Document Detail


Age and measurement time-of-day effects on speech recognition in noise.
MedLine Citation:
PMID:  23187606     Owner:  NLM     Status:  MEDLINE    
Abstract/OtherAbstract:
OBJECTIVES: The purpose of this study was to determine the effect of measurement time of day on speech recognition in noise and the extent to which time-of-day effects differ with age. Older adults tend to have more difficulty understanding speech in noise than younger adults, even when hearing is normal. Two possible contributors to this age difference in speech recognition may be measurement time of day and inhibition. Most younger adults are "evening-type," showing peak circadian arousal in the evening, whereas most older adults are "morning-type," with circadian arousal peaking in the morning. Tasks that require inhibition of irrelevant information have been shown to be affected by measurement time of day, with maximum performance attained at one's peak time of day. The authors hypothesized that a change in inhibition will be associated with measurement time of day and therefore affect speech recognition in noise, with better performance in the morning for older adults and in the evening for younger adults.
DESIGN: Fifteen younger evening-type adults (20-28 years) and 15 older morning-type adults with normal hearing (66-78 years) listened to the Hearing in Noise Test (HINT) and the Quick Speech in Noise (QuickSIN) test in the morning and evening (peak and off-peak times). Time of day preference was assessed using the Morningness-Eveningness Questionnaire. Sentences and noise were presented binaurally through insert earphones. During morning and evening sessions, participants solved word-association problems within the visual-distraction task (VDT), which was used as an estimate of inhibition. After each session, participants rated perceived mental demand of the tasks using a revised version of the NASA Task Load Index.
RESULTS: Younger adults performed significantly better on the speech-in-noise tasks and rated themselves as requiring significantly less mental demand when tested at their peak (evening) than off-peak (morning) time of day. In contrast, time-of-day effects were not observed for the older adults on the speech recognition or rating tasks. Although older adults required significantly more advantageous signal-to-noise ratios than younger adults for equivalent speech-recognition performance, a significantly larger younger versus older age difference in speech recognition was observed in the evening than in the morning. Older adults performed significantly poorer than younger adults on the VDT, but performance was not affected by measurement time of day. VDT performance for misleading distracter items was significantly correlated with HINT and QuickSIN test performance at the peak measurement time of day.
CONCLUSIONS: Although all participants had normal hearing, speech recognition in noise was significantly poorer for older than younger adults, with larger age-related differences in the evening (an off-peak time for older adults) than in the morning. The significant effect of measurement time of day suggests that this factor may impact the clinical assessment of speech recognition in noise for all individuals. It appears that inhibition, as estimated by a visual distraction task for misleading visual items, is a cognitive mechanism that is related to speech-recognition performance in noise, at least at a listener's peak time of day.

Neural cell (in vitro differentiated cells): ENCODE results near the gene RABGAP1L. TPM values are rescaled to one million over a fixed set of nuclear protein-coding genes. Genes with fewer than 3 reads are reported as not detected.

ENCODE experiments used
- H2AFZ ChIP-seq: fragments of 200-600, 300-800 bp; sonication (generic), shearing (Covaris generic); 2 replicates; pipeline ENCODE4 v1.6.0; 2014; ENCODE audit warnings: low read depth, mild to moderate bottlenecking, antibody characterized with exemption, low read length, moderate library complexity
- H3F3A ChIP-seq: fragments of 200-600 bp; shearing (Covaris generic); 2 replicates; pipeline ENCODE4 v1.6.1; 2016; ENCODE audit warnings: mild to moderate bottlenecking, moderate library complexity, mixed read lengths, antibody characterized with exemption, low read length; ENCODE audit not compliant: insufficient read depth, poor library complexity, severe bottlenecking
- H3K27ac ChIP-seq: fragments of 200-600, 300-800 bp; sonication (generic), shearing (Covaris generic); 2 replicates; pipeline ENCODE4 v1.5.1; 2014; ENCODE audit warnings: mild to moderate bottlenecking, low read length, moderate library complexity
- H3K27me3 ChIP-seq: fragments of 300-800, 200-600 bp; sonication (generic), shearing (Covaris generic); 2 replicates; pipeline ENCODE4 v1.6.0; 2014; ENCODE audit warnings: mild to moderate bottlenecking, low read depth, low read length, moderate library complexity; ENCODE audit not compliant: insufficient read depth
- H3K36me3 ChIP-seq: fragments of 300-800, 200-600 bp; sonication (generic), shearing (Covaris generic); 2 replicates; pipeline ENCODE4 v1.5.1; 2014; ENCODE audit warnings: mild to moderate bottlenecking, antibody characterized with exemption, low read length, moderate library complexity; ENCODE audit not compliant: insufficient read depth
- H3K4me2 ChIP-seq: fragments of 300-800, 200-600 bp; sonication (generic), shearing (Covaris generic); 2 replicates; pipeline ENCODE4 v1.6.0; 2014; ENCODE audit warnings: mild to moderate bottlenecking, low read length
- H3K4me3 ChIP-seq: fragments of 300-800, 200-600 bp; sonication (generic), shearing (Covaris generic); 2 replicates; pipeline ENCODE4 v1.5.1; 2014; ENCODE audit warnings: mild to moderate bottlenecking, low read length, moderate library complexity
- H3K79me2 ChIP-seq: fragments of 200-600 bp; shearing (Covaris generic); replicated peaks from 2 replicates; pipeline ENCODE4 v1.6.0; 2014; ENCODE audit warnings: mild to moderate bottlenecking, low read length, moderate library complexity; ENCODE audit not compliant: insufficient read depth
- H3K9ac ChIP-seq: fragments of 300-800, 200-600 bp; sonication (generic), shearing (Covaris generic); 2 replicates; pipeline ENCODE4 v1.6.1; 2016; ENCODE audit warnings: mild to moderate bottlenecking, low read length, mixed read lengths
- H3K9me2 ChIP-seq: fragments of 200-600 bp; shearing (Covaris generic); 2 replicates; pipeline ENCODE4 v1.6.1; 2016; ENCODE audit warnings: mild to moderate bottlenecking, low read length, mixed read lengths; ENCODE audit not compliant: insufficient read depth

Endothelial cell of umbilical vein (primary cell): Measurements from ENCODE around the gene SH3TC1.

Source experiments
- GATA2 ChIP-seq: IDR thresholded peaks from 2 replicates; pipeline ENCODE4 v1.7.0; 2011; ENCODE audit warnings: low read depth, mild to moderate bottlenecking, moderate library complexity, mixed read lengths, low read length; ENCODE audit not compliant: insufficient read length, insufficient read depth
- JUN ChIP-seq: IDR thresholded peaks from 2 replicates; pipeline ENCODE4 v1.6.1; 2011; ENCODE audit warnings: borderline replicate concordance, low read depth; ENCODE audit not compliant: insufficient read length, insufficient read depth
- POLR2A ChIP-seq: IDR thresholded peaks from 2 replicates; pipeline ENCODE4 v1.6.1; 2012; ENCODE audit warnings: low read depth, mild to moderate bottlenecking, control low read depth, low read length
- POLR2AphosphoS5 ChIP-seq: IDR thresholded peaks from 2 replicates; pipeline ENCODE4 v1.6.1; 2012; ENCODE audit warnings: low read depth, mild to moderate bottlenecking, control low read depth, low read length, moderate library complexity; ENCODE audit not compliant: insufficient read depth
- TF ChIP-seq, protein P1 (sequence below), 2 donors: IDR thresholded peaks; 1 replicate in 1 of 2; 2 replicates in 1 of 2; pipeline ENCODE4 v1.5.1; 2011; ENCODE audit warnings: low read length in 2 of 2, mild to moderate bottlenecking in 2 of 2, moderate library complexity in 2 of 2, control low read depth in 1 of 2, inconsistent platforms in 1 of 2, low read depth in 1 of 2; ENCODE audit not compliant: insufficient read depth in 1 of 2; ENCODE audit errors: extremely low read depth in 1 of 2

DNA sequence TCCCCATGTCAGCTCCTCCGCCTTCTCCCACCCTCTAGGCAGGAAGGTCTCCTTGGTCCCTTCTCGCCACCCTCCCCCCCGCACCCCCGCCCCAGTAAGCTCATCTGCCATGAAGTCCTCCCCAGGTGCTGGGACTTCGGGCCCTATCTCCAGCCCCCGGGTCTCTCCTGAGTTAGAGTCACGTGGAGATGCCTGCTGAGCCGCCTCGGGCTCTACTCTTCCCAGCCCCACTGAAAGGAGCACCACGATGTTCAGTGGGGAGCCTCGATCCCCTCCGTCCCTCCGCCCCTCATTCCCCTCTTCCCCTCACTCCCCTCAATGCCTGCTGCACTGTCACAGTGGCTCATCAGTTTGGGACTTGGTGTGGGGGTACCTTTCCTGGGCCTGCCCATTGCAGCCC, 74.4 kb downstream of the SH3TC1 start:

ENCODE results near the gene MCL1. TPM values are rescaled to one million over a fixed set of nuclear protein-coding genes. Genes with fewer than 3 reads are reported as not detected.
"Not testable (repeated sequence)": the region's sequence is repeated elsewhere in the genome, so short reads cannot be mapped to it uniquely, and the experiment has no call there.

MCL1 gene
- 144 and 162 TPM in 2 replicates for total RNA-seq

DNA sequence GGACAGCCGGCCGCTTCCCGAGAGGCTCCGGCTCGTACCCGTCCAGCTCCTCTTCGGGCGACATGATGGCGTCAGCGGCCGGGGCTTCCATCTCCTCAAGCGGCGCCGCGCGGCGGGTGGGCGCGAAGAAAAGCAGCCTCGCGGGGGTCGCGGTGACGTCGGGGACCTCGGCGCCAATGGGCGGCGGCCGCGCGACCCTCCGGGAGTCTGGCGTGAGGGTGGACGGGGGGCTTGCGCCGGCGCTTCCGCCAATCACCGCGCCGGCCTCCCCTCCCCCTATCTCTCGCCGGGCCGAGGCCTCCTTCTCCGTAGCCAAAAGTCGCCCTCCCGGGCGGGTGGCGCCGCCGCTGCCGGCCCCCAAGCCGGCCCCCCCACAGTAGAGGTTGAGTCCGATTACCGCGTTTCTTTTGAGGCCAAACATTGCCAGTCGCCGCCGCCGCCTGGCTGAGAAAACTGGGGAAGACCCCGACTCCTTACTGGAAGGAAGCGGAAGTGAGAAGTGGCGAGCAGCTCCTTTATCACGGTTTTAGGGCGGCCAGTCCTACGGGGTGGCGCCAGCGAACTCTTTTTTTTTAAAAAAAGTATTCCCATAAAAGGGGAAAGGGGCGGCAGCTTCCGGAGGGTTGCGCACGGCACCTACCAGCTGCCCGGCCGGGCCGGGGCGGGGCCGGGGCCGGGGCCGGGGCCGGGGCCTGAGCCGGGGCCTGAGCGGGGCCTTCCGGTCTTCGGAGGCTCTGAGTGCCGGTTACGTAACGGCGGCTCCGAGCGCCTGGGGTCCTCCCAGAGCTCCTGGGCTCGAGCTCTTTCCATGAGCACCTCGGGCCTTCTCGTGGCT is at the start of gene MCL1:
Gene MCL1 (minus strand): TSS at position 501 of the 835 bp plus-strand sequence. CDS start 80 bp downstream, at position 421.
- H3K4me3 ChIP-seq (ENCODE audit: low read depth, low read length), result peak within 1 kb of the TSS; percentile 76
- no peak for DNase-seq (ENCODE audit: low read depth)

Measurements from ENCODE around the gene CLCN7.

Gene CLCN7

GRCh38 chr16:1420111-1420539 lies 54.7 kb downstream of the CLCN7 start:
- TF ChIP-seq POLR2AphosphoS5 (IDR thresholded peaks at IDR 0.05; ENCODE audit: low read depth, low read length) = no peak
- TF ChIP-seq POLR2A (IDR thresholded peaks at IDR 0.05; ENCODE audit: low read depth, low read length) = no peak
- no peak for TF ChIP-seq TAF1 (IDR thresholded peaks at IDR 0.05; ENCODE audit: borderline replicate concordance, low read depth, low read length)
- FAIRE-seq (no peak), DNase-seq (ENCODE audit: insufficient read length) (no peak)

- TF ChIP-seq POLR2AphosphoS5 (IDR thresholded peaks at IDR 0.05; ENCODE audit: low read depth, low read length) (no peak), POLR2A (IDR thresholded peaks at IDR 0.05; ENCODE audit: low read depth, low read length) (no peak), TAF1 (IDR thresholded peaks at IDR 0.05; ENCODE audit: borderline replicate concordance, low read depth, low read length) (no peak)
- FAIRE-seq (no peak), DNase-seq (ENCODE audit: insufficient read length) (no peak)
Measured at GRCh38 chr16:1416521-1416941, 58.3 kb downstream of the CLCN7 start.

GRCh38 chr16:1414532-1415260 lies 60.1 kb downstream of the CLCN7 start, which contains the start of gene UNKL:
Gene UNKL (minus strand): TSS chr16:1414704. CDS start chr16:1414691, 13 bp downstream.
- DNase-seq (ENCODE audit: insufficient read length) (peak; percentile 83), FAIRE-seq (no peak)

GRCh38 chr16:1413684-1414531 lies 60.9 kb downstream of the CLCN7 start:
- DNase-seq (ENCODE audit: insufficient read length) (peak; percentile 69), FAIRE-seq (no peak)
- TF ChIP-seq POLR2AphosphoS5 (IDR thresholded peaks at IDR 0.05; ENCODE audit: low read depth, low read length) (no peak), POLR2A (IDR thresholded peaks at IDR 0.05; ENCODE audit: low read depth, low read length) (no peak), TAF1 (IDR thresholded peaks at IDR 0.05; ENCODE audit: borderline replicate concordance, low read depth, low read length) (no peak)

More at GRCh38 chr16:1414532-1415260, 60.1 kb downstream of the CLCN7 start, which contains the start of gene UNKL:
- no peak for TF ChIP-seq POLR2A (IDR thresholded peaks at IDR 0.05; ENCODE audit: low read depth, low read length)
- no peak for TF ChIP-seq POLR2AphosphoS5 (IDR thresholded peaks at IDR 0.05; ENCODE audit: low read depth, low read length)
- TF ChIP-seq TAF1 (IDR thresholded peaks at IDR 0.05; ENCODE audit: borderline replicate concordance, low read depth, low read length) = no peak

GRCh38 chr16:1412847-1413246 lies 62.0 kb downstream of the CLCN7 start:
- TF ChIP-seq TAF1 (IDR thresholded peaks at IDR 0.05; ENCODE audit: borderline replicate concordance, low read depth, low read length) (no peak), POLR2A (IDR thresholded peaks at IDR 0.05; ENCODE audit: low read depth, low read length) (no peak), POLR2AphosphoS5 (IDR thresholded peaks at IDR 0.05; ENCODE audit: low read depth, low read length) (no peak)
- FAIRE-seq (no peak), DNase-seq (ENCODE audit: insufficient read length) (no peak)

Authors:
Carrie E Veneman; Sandra Gordon-Salant; Lois J Matthews; Judy R Dubno
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Publication Detail:
Type:  Comparative Study; Journal Article; Research Support, N.I.H., Extramural; Research Support, Non-U.S. Gov't    
Journal Detail:
Title:  Ear and hearing     Volume:  34     ISSN:  1538-4667     ISO Abbreviation:  Ear Hear     Publication Date:    2013 May-Jun
Date Detail:
Created Date:  2013-04-24     Completed Date:  2013-11-06     Revised Date:  2014-05-08    
Medline Journal Info:
Nlm Unique ID:  8005585     Medline TA:  Ear Hear     Country:  United States    
Other Details:
Languages:  eng     Pagination:  288-99     Citation Subset:  IM    
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MeSH Terms
Descriptor/Qualifier:
Acoustic Stimulation / methods
Adult
Age Factors
Aged
Analysis of Variance
Auditory Perception / physiology*
Auditory Threshold / physiology
Circadian Rhythm / physiology*
Female
Hearing Tests / methods
Humans
Inhibition (Psychology)*
Male
Noise
Signal-To-Noise Ratio
Speech Perception / physiology*
Grant Support
ID/Acronym/Agency:
C06 RR14516/RR/NCRR NIH HHS; P50 DC000422/DC/NIDCD NIH HHS; P50 DC00422/DC/NIDCD NIH HHS; R01 AG009191/AG/NIA NIH HHS; R01 DC000184/DC/NIDCD NIH HHS; R37 AG009191/AG/NIA NIH HHS; R37 AG09191/AG/NIA NIH HHS; UL1 RR029882/RR/NCRR NIH HHS; UL1 RR029882/RR/NCRR NIH HHS
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From MEDLINE®/PubMed®, a database of the U.S. National Library of Medicine


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